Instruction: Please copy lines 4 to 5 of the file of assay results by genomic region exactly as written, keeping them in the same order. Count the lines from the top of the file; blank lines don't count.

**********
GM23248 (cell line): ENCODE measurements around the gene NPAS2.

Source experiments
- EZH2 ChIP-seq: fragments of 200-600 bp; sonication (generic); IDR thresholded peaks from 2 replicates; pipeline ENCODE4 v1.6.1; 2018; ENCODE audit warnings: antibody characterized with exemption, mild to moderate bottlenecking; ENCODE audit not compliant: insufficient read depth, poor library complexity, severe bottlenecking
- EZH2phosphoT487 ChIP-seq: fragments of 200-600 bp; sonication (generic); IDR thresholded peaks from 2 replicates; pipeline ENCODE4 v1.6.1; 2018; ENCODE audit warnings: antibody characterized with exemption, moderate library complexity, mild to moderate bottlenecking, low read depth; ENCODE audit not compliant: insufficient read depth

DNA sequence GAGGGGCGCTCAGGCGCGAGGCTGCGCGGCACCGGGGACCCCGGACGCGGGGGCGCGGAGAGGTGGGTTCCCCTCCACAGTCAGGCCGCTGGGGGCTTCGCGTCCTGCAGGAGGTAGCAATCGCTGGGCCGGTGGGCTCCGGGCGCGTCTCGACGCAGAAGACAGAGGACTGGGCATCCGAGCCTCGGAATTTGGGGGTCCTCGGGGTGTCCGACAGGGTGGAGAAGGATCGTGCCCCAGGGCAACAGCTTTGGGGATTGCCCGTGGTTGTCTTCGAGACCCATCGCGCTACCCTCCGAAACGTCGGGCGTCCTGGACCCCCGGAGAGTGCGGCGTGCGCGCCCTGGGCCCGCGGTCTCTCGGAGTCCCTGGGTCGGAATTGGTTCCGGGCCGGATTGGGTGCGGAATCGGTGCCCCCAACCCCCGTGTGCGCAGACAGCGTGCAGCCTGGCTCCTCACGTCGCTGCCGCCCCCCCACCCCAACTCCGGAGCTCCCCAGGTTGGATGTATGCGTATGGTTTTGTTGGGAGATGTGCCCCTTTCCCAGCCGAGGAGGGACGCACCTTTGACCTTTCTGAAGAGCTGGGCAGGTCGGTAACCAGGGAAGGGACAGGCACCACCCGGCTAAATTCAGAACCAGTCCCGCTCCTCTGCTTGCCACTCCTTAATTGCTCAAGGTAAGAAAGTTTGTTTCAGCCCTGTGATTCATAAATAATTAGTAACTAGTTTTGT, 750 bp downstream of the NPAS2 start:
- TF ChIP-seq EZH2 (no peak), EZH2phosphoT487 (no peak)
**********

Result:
- EZH2phosphoT487 ChIP-seq: fragments of 200-600 bp; sonication (generic); IDR thresholded peaks from 2 replicates; pipeline ENCODE4 v1.6.1; 2018; ENCODE audit warnings: antibody characterized with exemption, moderate library complexity, mild to moderate bottlenecking, low read depth; ENCODE audit not compliant: insufficient read depth

DNA sequence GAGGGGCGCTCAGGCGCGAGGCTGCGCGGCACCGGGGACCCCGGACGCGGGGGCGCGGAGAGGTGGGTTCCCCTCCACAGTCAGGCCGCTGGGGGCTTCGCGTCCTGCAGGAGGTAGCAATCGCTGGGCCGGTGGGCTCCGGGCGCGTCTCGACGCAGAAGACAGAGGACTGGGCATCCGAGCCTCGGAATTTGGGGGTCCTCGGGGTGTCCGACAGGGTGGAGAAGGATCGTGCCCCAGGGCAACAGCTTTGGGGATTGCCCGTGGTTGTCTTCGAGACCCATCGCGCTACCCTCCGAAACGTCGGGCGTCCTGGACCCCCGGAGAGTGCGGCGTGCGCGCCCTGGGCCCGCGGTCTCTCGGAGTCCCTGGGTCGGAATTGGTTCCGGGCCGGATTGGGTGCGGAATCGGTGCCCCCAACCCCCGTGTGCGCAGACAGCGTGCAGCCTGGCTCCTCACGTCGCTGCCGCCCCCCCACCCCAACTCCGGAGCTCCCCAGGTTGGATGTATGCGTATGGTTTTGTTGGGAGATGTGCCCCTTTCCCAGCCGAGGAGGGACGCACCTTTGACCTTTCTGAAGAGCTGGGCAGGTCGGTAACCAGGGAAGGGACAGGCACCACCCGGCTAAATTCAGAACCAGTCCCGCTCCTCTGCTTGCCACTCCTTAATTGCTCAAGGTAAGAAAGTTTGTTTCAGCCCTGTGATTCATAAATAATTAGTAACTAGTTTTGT, 750 bp downstream of the NPAS2 start: